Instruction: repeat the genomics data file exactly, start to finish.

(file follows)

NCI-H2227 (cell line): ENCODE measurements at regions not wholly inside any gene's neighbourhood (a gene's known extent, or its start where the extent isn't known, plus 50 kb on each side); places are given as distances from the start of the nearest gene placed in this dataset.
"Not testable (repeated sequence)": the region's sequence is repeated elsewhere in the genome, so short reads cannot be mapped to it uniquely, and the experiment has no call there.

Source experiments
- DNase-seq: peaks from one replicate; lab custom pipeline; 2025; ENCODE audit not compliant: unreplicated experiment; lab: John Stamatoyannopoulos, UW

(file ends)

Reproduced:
NCI-H2227 (cell line): ENCODE measurements at regions not wholly inside any gene's neighbourhood (a gene's known extent, or its start where the extent isn't known, plus 50 kb on each side); places are given as distances from the start of the nearest gene placed in this dataset.
"Not testable (repeated sequence)": the region's sequence is repeated elsewhere in the genome, so short reads cannot be mapped to it uniquely, and the experiment has no call there.

Source experiments
- DNase-seq: peaks from one replicate; lab custom pipeline; 2025; ENCODE audit not compliant: unreplicated experiment; lab: John Stamatoyannopoulos, UW